Wolf endorses grand jury calls for loosening limits to lawsuits for sexual abuse
Setting the stage for a battle with state Senate leadership, Gov. Tom Wolf on Friday endorsed legislation that would allow victims of child sexual abuse a two-year window to file civil lawsuits even though statutes of limitation bars them from suing.
Wolf’s recommendation and call for immediate action from lawmakers came as part of his sweeping endorsement for four legislative changes recommended by a statewide grand jury that investigated allegations of child sexual abuse by Catholic priests. In addition to permitting retroactive lawsuits by victims, the grand jury called on the legislature to:
- abolish the criminal and civil statutes of limitations on such crimes;
- clarify the penalties for those failing to report allegations of child sexual abuse; and
- explicitly state that non-disclosure agreements in civil settlements do not bar victims from reporting abuse to law enforcement.
“I implore the House and Senate to send the reforms laid out in the grand jury report to my desk without any hesitation,” Wolf said in a statement.
The Democrat governor said legislative attention is needed for the grand jury report that recounted allegations of “horrifying” clergy sexual abuse of more than 1,000 children and cover-ups in six Catholic diocese, including Pittsburgh and Greensburg.
“Let’s be clear: Many victims were coerced and suppressed from coming forward by an institution they felt obligated to respect,” Wolf said. “The reforms laid out in the grand jury report would deliver what victims deserve.”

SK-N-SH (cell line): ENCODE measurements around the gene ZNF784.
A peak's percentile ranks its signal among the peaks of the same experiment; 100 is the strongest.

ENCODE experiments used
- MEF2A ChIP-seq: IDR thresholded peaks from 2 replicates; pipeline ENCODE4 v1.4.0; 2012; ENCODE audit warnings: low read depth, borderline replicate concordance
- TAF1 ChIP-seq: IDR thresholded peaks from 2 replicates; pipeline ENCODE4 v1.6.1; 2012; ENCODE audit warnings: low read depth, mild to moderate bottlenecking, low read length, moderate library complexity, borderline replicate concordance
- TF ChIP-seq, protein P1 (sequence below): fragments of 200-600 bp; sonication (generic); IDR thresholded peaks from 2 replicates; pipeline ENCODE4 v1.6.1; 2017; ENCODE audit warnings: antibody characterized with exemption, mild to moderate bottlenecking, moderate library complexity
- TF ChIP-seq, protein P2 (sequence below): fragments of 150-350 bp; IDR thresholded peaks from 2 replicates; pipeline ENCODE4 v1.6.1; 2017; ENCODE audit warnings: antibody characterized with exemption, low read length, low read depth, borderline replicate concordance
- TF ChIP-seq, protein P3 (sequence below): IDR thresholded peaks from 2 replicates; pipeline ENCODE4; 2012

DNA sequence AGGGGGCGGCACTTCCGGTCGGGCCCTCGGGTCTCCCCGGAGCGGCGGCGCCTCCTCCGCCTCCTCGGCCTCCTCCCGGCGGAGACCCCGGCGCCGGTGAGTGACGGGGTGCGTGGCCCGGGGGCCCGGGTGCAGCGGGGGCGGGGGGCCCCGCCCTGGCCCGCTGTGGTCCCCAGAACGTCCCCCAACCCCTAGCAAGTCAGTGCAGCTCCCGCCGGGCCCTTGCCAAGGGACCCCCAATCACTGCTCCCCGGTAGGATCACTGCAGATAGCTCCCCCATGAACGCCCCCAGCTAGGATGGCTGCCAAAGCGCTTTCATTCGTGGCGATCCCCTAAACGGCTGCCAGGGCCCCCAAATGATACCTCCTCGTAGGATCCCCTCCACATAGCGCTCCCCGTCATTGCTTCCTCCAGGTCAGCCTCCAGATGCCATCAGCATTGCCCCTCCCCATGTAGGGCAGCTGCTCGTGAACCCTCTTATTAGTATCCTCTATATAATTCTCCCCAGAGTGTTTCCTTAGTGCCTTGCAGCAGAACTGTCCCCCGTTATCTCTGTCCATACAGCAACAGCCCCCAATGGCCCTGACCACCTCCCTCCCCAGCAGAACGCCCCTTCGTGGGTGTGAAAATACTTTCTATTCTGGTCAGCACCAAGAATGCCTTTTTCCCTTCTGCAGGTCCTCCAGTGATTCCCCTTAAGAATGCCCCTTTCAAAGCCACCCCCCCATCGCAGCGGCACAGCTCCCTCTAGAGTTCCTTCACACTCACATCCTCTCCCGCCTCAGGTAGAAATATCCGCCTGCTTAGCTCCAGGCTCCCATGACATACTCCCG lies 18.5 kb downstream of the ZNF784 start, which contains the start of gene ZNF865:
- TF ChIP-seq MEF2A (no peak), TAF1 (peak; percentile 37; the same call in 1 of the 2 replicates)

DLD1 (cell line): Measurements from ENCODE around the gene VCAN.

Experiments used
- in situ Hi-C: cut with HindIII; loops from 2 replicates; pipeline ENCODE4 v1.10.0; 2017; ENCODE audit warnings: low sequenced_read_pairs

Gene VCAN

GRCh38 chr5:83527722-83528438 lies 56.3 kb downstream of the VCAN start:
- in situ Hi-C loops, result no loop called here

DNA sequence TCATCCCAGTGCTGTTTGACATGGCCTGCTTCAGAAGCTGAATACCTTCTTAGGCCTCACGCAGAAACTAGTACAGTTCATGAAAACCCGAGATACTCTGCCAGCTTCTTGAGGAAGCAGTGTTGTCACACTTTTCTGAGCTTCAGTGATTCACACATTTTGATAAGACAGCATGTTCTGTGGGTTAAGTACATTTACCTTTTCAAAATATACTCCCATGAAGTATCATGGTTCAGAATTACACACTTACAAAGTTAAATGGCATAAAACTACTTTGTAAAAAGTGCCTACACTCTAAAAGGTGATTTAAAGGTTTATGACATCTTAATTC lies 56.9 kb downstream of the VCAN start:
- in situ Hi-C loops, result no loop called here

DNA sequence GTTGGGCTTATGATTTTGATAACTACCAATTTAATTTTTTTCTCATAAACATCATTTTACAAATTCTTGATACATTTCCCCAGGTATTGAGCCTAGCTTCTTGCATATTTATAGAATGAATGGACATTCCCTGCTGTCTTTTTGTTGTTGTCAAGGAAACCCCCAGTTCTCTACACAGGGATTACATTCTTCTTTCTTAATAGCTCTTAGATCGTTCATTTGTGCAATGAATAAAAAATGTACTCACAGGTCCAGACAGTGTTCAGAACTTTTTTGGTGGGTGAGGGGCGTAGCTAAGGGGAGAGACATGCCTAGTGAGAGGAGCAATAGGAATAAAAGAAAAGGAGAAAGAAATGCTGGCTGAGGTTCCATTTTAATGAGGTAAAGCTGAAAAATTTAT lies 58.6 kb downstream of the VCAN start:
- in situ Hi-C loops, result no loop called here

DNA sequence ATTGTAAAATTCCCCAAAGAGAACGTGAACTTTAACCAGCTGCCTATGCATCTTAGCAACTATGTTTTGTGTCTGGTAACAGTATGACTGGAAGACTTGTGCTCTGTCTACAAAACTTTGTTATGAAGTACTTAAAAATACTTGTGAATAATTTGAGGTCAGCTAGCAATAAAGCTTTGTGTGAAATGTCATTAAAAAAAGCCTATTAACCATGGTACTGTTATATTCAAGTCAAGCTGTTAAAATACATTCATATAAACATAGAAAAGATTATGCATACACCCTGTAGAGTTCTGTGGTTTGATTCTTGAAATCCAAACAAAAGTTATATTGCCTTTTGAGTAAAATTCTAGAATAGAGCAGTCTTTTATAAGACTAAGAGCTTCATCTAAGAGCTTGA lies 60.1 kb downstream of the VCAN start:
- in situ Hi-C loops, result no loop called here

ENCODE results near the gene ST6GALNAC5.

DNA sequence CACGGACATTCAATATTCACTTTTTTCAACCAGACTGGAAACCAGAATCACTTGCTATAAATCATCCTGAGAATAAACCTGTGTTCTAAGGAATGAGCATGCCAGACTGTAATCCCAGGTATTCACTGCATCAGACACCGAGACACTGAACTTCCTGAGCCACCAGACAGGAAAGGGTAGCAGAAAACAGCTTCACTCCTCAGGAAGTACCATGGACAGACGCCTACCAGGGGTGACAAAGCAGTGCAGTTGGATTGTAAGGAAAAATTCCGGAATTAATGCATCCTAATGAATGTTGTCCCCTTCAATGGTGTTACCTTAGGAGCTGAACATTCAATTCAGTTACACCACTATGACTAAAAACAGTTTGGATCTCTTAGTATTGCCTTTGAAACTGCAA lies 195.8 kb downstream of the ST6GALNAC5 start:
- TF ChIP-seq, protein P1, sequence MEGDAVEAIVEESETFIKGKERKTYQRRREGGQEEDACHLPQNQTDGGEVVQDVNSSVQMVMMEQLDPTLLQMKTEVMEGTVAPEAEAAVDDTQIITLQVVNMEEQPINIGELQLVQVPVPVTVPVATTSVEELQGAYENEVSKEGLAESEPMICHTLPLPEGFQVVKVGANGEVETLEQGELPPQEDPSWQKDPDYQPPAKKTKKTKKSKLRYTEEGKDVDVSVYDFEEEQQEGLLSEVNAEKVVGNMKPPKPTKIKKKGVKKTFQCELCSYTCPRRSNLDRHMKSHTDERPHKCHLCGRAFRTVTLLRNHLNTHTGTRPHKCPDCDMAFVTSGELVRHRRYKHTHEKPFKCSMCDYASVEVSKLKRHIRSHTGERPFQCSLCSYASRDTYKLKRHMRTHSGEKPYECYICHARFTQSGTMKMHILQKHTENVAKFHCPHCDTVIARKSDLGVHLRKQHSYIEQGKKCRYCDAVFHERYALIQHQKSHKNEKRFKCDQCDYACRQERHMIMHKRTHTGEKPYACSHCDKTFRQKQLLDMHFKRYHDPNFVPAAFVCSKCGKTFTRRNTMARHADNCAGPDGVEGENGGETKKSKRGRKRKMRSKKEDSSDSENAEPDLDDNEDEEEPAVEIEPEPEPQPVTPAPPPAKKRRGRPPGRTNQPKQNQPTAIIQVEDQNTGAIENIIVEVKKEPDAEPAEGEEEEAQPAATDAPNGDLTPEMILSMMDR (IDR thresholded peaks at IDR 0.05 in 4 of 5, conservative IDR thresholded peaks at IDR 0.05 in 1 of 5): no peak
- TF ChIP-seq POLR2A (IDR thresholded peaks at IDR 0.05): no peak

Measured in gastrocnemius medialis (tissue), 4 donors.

His call to action came two days after Senate president pro tempore Joe Scarnati, R-Jefferson, said he would not support any measures providing a window of opportunity for retroactive civil suits.
Scarnati said such a law would run counter to the Pennsylvania constitution. Instead, he suggested that Catholic dioceses be permitted to establish a settlement fund for victims.
A limited settlement fund, permitted to exist outside the courts, would not provide justice to victims, Wolf said.
State Rep. Mark Rozzi, D-Berks, an abuse survivor who testified before the grand jury, said he believes he has the votes to push all four of the grand jury’s reforms through the Republican-controlled state House when the Legislature returns Sept. 24.
“This would benefit all survivors of child sexual abuse, not just those abused by priests,” Rozzi said.
He called Wolf’s support huge.
“A victim assistance fund — a settlement fund — would be the cover-up of all cover-ups. It would mean the church would not have to identify the priests,” Rozzi said.